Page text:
Thursday, June 17, 2010

Information Overload: Separating the Crucial from the Trivial

With the arrival of the Internet, the amount of information available is estimated to double every 18 months or sooner. This continuous flood of information with no frame of reference for managing it makes separating the crucial from the trivial an anxiety producing and overwhelming task.

Society has a harder time adjusting when media becomes more abundant than when it is scarcer, so every time a great shift occurs in the delivery or distribution of the body of knowledge that is available to society - such as the printing press - people at the time of its occurrence  feel overwhelmed, and unable to focus or keep up  with the overflow of material.  The new media can be very distracting, in part, because it is has not yet found its’s a novelty and novelties divert our attention.

Institutions, such as implementing an entire structure to teach children to read were built to mitigate the downsides and increase the value of literacy after the printing press arrived.  Billions of dollars and countless hours per year are required each and every year in order for   print to be a valuable thing. In the same way, new institutions will have to be created to ensure the value of  this new media.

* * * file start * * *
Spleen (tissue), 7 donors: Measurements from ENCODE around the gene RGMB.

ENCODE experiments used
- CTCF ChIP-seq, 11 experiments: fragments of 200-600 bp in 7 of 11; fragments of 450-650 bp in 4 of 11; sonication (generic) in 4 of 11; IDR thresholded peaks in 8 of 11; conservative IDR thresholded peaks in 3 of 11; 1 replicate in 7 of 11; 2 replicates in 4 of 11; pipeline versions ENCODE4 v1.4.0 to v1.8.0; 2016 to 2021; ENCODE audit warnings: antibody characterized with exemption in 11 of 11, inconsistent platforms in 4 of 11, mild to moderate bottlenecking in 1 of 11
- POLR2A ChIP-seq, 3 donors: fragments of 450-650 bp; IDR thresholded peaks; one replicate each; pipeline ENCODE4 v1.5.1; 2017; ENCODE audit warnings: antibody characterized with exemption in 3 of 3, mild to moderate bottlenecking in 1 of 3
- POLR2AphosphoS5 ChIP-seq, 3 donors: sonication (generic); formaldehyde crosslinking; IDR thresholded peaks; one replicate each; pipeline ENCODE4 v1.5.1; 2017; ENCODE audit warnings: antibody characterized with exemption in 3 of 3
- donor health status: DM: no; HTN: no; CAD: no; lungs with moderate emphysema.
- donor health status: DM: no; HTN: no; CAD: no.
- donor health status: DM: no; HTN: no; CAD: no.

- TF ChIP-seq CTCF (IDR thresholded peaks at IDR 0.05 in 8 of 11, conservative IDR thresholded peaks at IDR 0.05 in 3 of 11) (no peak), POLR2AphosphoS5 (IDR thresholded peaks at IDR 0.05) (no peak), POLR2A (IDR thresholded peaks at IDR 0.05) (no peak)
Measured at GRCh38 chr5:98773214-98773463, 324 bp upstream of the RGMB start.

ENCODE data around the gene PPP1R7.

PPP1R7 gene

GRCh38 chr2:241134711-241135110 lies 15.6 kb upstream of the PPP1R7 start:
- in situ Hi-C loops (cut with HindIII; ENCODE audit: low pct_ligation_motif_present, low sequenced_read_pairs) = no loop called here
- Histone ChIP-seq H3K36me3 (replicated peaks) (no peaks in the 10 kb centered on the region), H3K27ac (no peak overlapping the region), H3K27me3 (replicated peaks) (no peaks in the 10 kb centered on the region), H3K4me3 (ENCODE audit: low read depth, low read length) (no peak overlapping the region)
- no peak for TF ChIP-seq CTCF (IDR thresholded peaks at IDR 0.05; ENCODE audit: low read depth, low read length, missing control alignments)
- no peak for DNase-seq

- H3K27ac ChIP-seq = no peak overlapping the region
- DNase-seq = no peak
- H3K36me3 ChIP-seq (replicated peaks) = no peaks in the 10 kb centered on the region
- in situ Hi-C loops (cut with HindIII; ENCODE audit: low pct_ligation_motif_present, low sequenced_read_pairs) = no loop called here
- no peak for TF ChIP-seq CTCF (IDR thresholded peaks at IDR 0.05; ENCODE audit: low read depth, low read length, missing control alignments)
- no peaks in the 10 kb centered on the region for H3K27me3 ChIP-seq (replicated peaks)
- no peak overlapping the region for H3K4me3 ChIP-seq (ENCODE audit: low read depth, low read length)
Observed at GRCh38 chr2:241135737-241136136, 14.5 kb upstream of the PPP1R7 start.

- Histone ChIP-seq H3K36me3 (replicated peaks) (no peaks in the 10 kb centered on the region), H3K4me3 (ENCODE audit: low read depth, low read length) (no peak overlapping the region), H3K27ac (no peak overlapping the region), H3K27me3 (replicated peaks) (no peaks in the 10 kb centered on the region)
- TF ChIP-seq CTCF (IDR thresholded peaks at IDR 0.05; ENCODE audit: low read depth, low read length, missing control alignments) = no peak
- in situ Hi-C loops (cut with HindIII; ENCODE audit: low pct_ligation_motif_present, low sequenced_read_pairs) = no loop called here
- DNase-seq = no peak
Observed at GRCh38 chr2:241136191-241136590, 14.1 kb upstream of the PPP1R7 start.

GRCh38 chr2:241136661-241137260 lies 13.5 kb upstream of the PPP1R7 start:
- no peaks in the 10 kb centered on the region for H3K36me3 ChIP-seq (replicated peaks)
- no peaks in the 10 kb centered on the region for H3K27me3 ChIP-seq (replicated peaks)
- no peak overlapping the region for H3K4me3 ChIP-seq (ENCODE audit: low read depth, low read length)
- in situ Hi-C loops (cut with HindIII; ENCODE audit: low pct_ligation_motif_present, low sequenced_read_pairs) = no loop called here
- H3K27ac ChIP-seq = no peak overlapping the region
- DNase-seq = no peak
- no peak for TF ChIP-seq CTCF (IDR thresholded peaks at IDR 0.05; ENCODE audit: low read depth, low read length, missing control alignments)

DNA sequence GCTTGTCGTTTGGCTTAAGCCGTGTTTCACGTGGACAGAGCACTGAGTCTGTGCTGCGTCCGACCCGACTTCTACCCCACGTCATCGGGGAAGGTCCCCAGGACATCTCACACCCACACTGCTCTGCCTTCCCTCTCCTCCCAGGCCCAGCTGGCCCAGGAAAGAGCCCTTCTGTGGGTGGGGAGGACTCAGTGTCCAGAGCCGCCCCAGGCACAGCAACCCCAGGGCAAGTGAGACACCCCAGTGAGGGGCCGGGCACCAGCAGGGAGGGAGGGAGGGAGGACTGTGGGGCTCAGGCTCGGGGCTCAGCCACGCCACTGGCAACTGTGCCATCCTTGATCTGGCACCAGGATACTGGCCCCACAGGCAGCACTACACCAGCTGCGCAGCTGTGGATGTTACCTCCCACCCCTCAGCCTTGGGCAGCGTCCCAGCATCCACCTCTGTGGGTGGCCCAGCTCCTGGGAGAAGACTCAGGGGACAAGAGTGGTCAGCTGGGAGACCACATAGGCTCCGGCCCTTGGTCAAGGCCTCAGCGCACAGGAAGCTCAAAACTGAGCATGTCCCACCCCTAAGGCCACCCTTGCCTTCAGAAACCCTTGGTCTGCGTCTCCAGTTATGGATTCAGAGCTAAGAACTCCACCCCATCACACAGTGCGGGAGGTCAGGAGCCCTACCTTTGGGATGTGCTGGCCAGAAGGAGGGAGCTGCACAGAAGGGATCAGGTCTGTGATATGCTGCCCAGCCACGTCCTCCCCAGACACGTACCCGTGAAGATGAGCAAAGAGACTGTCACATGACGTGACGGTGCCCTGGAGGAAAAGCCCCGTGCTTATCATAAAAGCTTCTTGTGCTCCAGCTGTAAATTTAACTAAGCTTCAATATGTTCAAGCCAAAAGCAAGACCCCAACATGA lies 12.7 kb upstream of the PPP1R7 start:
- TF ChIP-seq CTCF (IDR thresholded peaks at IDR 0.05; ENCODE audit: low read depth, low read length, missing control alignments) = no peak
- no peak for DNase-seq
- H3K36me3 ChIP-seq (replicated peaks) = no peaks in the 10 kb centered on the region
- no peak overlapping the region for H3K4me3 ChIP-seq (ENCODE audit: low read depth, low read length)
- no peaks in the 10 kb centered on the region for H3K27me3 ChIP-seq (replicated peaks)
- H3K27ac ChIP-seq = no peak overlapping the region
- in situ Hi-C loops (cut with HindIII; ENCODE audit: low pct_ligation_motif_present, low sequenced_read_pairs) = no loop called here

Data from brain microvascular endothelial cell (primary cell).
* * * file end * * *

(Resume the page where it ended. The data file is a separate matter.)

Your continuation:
Basex estimates, based on data it has gathered, that information overload costs the U.S. economy a minimum of $900 billion to $1 trillion per year  in lost productivity and reduced innovation.  This is based on information overload in the office and how much businesses are losing due to inefficiency of workers who are changing taks so often that when they go back to the first task, they have long recovery time where they try and regain focus and that is incredibly costly to a business when you have employees who aren’t focusing at all. 

Breakdown of knowledge worker:

28%-Unnecessary interruptions followed by "recovery time" to get back on track

25%-Creating content-productive!

20%-Meetings-some productive, some not

15%-Searching for information (and an estimated 50% of searches fail)

12%-Thinking and reflecting


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